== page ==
Critical Race Theory, Fact or Fiction?

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February 1, 2022

Critical Race Theory, Fact or Fiction?

A story/event becoming more prominent in the daily news revolves around a conflict regarding Critical Race Theory. Critical Race Theory has become part of the educational curriculum in many school systems across the United States, and banned in many others. The question parents, educators, and society a whole must ask is: “Is the future of human society made safer and stronger by ignoring or obscuring past and present realities?” Are we really to believe that the future of human society is safer when built upon a foundation of lies; even convenient lies?

What is Critical Race Theory?

In its simplest form, Critical Race Theory (CRT) is an academic attempt to trace the historical background of racially influenced interactions of the government and society at large; to expose the racially biased programs enshrined in law and public policy. There are those who argue that while, yes, in the past, these conditions were true; but to focus on them now would only serve to vilify the past history of our great nation and fan the flames of hatred, retaliation and further violence. One might consider these arguments as having merit, but I ask then; Were Auschwitz and Birkenau really only popular Jewish summer resorts? (Unfortunately, there are some who choose to deny the Holocaust.) When we try to deny the realities of the past, we deeply inhibit the freedom of every future generation to rise above their mistakes and make better futures. American history is full of heroes and heroines, dramatic achievements by people of all races, social standings, and gender. We have a rich and proud history of defending Christian values, defending liberty and justice. But we also have our darker moments, times when we failed to live out the very principles and values our country was founded upon. To deny the whole history, the good, the bad and the ugly, is tantamount to ignoring a cancerous lesion because it’s ugly.

We are by nature nostalgic.

For many people, maybe even most people, our childhood memories bring back warm fuzzy feelings of security and comfort. For these people, there is great comfort in the ways of the past, a sense of normalcy and correctness that is at times incorrectly projected onto society as a whole. Our traditions are born in our past; how we celebrate and what we celebrate are reflections of what we experienced as children. If we blind ourselves to the injuries our past has inflicted upon others; if we ignore our failures, we are most likely to enshrine these attitudes and actions in the halls of a supposed normalcy. The attempt to teach Critical Race Theory is to take an honest look at both the legal and social structures, and public policies as to how they impact the lives of all people. As painful and ugly as the sexual misconduct of clergy and religious has been and continues to be, the Church is not made stronger in denial and obstruction.

Critical Race Theory is part of the Right To Life teachings of the Church.

It seems rather unfortunate that many people have allowed the idea of abortion to be reduced to a matter of religion. Pro-Choice thinkers allow themselves to disavow the arguments against abortion, on the grounds of religious preference. Abortion is not a religious issue! Abortion is a social issue, a crime against humanity itself; a crime that Christianity, religion, has taken a stance against. In one of the many encyclicals written by Pope Saint John Paul II, Evangelium Vittate (The Gospel of Life), John Paul II outlines a wide range of social attacks against a genuine Respect for Life. Abortion is at the head of the list, but abortion is not the list in itself. There is a wide multitude of human activities and attitudes that violate the dignity of human, every human, life. Abortion is one of these, but also is racism. It is most admirable to defend the l9ives of the most humanly defenseless, the unborn. It is not admirable to protest against abortion and be unmoved, uncaring toward or disinterested in the inequities perpetrated against generations of people who had the nerve to be born a different color of skin, a different nationality, a different social/economic level.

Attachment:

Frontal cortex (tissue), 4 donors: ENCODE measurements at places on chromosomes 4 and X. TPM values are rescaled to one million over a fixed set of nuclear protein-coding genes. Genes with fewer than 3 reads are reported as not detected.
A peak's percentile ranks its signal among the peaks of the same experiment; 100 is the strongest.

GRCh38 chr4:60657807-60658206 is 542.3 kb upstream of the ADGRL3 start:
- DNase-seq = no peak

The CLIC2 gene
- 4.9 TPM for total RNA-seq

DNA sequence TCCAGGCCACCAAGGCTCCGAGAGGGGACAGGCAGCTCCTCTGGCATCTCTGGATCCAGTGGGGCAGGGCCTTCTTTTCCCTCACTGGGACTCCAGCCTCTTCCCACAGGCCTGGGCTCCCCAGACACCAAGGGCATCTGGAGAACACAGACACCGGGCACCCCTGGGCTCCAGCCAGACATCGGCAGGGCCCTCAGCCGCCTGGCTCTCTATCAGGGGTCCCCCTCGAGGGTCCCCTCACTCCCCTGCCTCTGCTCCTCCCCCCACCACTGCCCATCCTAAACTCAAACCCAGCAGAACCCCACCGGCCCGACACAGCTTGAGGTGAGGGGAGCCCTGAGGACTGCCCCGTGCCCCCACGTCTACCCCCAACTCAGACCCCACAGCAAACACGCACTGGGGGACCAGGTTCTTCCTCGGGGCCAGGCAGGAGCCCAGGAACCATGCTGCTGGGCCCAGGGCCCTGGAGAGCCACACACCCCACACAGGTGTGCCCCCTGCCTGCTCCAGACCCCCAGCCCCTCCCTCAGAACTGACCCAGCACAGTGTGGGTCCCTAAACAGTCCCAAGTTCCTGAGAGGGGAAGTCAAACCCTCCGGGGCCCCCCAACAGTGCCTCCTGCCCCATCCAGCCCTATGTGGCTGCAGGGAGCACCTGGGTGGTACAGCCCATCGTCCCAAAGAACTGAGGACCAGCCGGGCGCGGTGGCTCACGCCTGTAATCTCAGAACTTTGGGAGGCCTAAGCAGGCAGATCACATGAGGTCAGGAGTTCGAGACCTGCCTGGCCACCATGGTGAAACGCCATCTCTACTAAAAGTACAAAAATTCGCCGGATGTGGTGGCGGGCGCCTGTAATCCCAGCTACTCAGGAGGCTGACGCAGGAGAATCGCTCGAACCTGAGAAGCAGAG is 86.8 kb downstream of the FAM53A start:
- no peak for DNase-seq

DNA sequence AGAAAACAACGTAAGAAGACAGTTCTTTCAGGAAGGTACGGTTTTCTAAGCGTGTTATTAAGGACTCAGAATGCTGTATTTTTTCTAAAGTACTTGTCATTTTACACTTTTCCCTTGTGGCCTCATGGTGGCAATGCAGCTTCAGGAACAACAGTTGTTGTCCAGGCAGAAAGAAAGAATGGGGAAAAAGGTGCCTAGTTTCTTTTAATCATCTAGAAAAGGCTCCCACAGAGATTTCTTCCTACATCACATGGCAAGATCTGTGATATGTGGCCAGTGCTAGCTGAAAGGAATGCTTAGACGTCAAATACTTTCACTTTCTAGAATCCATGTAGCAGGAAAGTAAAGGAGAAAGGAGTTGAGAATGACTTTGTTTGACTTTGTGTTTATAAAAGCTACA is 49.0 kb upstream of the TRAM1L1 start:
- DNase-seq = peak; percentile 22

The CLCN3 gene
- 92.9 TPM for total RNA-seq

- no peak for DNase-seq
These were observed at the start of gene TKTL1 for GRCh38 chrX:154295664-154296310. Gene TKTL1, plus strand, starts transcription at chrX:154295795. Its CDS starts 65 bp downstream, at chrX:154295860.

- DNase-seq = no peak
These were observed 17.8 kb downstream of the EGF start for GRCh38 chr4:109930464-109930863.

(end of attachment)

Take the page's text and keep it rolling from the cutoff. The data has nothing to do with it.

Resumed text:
Critical Race Theory is a call to repentance.

Perhaps for some, the idea of repenting means simply to feel sorry for sins. And, it is quite true that genuine repentance demands a sense of ownership and regret for sin, but repentance is more than a feeling. To repent, in a Scriptural way, is to turn away from; to abandon sinful ways. The famous story of the woman caught in adultery, where Jesus challenges the one who is without sin to cast the first stone, and everyone disappears… (Cf. Jn 7:53 – 8:11). Two things are made clear in this story: 1 – The need to consider, to recognize one’s own sinfulness, and 2 – The need to change. The accusers of the woman disappeared under the weight of their own sins. But Jesus didn’t ask the woman if she was sorry, he just said he (who is the only one without sin and rightful “tosser” of the stones) didn’t condemn her and she is free to go, but do this sin no more. There is no true repentance without change of behavior and there can be no change of behavior until the acts of sin are recognized and owned.

Critical Race Theory challenges us as a nation, and as individuals, to look deeply into our past, to see where we have contributed to, complied with the sin of racism, and find courage and direction to change. It is inconsistent for Christian people to claim to be Pro-Life and deliberately ignorant of racial biases.

Deacon Bill Stimpson

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